Martinez is 6th “least popular” gov in the country: What do the falling approval numbers actually mean?

This week, a national polling company released findings showing that Governor Susana Martinez, already the two-time recipient of “worst run state” award, is now also the 6th LEAST popular governor in the country. This after her approval rating has dropped a full ten points since the beginning of this year. As Martinez moves into the final year of her governorship, it’s really not hard to look back over the last seven years and find a litany of blunders, bad policy, and downright criminal behavior. Not to mention the infamous Pizza Party that brought worldwide attention, unfortunately, to Martinez and the state. But what is it about this year that has New Mexicans fully pulling their support from the two-term Republican even as her party has taken the highest seats in government?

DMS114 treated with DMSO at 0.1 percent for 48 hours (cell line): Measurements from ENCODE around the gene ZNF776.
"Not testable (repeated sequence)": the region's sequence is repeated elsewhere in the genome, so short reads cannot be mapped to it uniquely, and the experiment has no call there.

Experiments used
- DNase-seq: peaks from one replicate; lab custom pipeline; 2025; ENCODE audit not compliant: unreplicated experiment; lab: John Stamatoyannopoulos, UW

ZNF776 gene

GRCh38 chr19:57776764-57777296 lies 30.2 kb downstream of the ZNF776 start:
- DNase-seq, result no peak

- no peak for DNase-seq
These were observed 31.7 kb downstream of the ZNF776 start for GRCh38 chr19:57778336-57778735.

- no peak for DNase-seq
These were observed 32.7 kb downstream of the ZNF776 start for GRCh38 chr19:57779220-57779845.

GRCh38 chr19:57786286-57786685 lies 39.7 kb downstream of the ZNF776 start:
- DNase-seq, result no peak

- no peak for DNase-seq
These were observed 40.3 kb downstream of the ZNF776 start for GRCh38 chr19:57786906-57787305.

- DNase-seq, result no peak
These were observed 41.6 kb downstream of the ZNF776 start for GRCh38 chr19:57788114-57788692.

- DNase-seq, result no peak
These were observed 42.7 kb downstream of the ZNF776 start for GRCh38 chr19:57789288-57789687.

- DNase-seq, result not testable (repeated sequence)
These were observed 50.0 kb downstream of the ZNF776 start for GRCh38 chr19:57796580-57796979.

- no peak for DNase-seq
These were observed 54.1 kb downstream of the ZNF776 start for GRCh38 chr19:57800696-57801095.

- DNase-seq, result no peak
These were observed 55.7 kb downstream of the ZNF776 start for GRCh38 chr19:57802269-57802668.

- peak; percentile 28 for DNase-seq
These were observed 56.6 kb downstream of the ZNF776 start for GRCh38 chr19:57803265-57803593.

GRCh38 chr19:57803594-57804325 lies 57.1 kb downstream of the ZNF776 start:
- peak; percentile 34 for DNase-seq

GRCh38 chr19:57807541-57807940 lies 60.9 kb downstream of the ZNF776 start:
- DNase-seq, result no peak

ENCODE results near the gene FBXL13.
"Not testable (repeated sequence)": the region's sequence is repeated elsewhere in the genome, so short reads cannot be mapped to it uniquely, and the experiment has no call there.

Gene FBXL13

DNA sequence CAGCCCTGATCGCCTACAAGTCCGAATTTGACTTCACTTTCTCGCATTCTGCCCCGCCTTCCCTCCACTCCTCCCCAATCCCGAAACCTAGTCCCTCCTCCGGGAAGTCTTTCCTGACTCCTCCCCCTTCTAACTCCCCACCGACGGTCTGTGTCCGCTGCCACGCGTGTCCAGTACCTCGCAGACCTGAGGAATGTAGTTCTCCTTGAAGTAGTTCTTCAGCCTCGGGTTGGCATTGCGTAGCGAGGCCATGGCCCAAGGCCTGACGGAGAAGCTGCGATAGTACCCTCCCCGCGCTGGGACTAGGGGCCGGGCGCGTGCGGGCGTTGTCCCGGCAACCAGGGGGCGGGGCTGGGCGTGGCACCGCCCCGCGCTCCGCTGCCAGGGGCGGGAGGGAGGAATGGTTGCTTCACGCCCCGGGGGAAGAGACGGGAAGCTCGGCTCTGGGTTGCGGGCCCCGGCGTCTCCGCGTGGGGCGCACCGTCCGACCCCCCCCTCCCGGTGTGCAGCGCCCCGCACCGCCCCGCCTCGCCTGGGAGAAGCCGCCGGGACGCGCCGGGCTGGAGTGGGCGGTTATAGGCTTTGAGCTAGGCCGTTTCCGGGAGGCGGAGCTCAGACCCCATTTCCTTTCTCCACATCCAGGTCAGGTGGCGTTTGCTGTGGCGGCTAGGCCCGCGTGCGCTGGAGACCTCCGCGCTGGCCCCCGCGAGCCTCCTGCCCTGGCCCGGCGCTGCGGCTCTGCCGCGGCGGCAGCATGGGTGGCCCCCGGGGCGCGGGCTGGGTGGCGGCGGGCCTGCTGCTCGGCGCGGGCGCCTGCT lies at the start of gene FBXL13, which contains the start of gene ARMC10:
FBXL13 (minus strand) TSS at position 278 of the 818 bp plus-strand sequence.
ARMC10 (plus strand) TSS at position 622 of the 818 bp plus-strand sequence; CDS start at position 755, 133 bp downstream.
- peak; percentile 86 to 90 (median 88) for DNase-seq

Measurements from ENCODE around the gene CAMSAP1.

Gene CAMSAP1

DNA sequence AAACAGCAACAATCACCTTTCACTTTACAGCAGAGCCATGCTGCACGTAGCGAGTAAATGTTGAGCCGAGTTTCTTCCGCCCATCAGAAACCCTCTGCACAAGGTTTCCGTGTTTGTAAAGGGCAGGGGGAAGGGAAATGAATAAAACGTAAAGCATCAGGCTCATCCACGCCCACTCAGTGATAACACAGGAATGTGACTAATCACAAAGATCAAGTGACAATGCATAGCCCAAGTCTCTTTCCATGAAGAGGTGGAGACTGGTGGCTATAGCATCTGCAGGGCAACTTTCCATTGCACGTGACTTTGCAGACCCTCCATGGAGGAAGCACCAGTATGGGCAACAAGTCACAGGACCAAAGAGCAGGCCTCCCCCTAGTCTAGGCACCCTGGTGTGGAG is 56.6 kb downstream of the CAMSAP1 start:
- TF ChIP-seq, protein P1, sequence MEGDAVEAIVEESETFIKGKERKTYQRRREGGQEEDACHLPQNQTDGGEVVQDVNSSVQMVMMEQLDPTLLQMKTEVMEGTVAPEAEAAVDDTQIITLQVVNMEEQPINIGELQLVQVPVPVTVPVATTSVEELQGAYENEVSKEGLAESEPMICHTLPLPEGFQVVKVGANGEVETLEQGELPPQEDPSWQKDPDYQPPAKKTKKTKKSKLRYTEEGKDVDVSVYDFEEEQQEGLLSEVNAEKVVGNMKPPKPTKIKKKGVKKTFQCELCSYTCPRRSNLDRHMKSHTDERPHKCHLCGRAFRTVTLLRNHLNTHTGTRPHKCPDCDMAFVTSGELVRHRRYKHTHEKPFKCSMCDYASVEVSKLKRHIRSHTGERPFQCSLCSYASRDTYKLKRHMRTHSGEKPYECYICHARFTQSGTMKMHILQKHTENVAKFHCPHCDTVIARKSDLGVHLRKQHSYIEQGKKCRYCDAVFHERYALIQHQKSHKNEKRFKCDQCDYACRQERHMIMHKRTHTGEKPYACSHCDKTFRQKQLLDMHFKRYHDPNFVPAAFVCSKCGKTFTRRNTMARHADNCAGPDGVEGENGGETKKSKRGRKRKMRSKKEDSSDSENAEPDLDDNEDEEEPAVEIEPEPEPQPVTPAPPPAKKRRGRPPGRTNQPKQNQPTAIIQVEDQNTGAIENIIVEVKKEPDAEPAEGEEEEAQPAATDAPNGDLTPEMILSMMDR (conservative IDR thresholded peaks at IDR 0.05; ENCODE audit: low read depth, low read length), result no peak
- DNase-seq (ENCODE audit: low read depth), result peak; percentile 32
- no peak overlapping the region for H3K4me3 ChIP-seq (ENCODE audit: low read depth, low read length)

The top 5 WORST things from #NMLEG 2016

It’s almost here; the final day of the 2016 legislature. As always, the battles inside the Roundhouse this year were hard fought. Sadly, though, the trend of New Mexico Republicans being completely and laughably out-of-touch with the needs of ordinary New Mexicans continued unabated this year. From new Secretary of State candidate Rep. Nora Espinoza trying to legalize discrimination and gut wages for construction workers, to male Republican lawmakers trying to insert the government into private decisions about women’s reproductive health, to a House committee chairman claiming that people in New Mexico don’t understand real poverty (!), Republican legislators proved again this year that they’re living in a different universe. But guess what?

If it bleeds it leads: Crime bills in the #NMLEG

 

What’s with the flood of crime bills this legislative session? If you’ve watched any TV news recently you’ve been buried under a barrage of “if it bleeds it leads” reporting. The drum beat about how “boomerang thugs” are wreaking havoc on New Mexico is a near constant thing. FACT: Violent crime actually decreased in New Mexico by 2% from 2009-2014. Excluding Albuquerque, violent crime was down 13%.